THE WORKERS PARTY demands the separation of Church and State. Certain advances have been made in the areas of private morality and marriage, but real battles are still to come especially in the areas of health and control of education.
THE WORKERS PARTY believes that the civil liberties of citizens are under attack. The right to bail, to trial by jury, to picket, to free assembly have all been grossly curtailed and other liberties are under attack. This erosion cannot be condoned and least of all under the guise of the state mounting a ‘serious fight against crime’.
The European Union
Although it is almost 30 years since Ireland and Britain joined what was then the European Economic Community, major vital questions still need to be resolved as to the direction, size and political nature of the European Union. At the heart of the debate is the question of what type of Europe do we want. Clearly big business and capital see Europe as solely a market place and have therefore advocated its development solely in economic terms. They have sought a deregulated single market dominated by purely economic considerations. Equally this has been to the detriment of the European Institutions which are not yet fully democratic and remain distant and aloof from the European citizens of all countries.
The Workers Party vision of Europe is from a different perspective. Whilst it is true that major benefits have accrued to Ireland and Britain by virtue of European membership this does not invalidate our criticism of the democratic deficit or of a narrow economic vision of Europe and its people.
The Workers Party support:
- the strengthening of the European Institutions to make them more democratic and accountable.
- the creation of Europe of the Regions, involving real decentralisation and bringing Europe closer to its citizens
- the development of strong social policies which address unemployment, deprivation and exclusion among European citizens.
- a shift form a Europe of big business and financial speculators to a Europe with the citizen at the centre.
- a robust defence of Ireland’s policy of neutrality and opposition to attempts to force Ireland into Common Foreign and Defence commitments.
It was for these reasons that we have opposed in the past the Single European Act (1986), the Maastricht Treaty (1992) and the Amsterdam Treaty (1998). Presently the Treaty of Nice is to be put to the people of the Republic of Ireland for approval. This Treaty will seriously erode our position of neutrality and draw Ireland deeper into a European military alliance. We are therefore calling on the people of the Republic of Ireland to vote NO to the Nice Treaty on June 7th.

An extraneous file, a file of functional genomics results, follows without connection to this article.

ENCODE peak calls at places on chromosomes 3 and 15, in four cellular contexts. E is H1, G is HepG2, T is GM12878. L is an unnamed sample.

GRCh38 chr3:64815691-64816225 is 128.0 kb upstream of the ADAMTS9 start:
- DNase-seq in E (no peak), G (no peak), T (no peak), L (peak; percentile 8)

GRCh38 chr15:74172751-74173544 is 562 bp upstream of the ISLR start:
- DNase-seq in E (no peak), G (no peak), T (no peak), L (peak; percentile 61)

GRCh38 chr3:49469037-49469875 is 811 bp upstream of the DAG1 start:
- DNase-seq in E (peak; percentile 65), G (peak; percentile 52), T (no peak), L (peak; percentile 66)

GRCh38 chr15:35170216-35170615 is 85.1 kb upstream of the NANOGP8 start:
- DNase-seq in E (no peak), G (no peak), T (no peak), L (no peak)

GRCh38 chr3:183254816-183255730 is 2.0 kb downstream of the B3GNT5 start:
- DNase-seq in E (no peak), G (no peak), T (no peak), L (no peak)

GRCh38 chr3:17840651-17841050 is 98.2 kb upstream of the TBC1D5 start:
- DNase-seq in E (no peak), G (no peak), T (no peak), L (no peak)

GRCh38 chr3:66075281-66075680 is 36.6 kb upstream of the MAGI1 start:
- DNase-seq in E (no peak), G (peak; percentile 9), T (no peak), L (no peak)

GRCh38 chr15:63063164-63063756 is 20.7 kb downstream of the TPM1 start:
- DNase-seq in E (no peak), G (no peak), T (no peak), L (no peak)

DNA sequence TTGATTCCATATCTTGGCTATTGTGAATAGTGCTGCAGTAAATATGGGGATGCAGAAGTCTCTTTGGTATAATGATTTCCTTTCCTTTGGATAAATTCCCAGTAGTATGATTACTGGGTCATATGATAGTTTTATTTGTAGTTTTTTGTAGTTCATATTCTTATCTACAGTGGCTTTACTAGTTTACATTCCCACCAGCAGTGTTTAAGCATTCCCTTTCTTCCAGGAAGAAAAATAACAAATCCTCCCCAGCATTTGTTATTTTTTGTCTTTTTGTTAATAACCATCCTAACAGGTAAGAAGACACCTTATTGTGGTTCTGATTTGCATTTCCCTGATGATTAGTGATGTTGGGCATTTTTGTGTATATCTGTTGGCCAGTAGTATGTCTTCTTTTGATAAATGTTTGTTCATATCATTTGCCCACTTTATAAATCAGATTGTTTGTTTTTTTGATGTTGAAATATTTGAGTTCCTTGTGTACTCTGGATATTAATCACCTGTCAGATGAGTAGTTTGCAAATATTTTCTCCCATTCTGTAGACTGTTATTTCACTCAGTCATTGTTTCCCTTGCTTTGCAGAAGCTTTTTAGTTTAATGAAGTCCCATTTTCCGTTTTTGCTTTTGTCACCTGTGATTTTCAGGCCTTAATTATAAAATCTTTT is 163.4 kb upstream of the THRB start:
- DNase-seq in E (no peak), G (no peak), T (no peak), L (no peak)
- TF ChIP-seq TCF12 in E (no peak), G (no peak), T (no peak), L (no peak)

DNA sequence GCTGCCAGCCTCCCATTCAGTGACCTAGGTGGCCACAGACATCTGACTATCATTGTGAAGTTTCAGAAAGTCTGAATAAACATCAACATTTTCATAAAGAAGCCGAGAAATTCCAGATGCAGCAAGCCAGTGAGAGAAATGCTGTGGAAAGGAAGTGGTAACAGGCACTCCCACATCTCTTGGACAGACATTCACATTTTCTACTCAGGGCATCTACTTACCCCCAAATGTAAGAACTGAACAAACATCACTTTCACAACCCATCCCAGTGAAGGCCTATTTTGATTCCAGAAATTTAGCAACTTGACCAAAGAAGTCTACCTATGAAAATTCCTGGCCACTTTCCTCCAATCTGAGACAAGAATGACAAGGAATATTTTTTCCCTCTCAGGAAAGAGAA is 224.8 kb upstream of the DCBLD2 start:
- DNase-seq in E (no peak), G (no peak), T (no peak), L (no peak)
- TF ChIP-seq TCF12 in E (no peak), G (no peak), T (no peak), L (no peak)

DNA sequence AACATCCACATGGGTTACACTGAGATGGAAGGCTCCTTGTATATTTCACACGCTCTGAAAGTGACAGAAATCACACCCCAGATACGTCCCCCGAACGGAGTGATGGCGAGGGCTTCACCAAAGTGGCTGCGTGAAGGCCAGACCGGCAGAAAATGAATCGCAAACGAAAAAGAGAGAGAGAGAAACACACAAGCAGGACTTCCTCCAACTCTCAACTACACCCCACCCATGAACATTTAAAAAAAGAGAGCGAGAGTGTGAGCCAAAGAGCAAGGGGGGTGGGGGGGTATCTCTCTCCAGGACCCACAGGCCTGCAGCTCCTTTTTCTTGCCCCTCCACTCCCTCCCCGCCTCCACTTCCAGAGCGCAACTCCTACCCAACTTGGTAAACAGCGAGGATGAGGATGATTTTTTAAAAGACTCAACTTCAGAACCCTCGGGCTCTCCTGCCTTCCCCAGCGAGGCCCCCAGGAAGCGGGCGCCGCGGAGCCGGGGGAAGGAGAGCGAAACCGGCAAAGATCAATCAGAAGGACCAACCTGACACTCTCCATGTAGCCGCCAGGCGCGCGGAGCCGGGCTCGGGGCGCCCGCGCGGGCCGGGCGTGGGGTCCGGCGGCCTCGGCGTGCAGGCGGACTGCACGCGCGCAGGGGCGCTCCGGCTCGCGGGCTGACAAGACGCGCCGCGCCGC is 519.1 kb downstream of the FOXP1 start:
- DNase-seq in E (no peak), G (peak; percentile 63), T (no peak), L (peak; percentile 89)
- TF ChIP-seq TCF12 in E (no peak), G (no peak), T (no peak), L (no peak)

A full Workers’ Party position on the Treaty of Nice is available by clicking here.
We understand internationalism to be part of our revolutionary political heritage. It has its roots in the link between the men and women of ’98 and the inspiring slogan of the French Revolution for “Liberty, Equality and Fraternity”. It is thus as much a component of our ideology as our goal of a “democratic, secular, socialist unitary state in Ireland – a Republic”.
` Internationalism, then, for The Workers’ Party is not an afterthought. Naturally therefore as we built the Party into Ireland’s first modern socialist party we established friendly relations with many parties, movements, organisations and states in different parts of the world. We identified key criteria – that they shared our views on democracy, socialism, world peace and disarmament, democratic political struggle and opposition to terrorism.
Let us give some examples. We supported the Vietnamese people in their struggle against the barbarous American imperialist aggression; we provided medical aid to the MPLA Workers’ Party of Angola and we have constantly supported the African National Congress in their opposition to Apartheid and the racialist South African regime; we have had as guests at our Annual Ard Fheis representatives from the Palestinian Liberation Organisation, Cuba, China, Korea, the former USSR and GDR and various parties and groups of parties ranging from the Japanese Communist Party to the Left Unity Group in the European Parliament.
Not least among our international activity was the promotion of the European Committee for Peace and Security which emerged from the 1975 Helsinki Final Act. Indeed The Workers’ Party through the Irish Committee did more than any of our native governments to promote understanding among our people of the contribution which the ECSC process was making to preserving peace and understanding during the difficult years of division in Europe.
At the same time we recognised both from our own history, power relations within Ireland and the need to improve communications with democratic and social democratic organisations the importance of building links in Britain and the USA. For many years we sent speakers to the United States on lecture tours explaining the importance of anti-terrorism and the struggle for democratic politics and guaranteed civil rights in Northern Ireland. It is no exaggeration to claim that our voice was the sole opposition raised in Irish-American circles to the funding of Provisional terrorism in Ireland.
While clearly all these activities and associations placed us firmly on the side and within the “socialist camp” the Party at all times preserved its independence and integrity in dealing with all our foreign comrades. We will continue with this policy.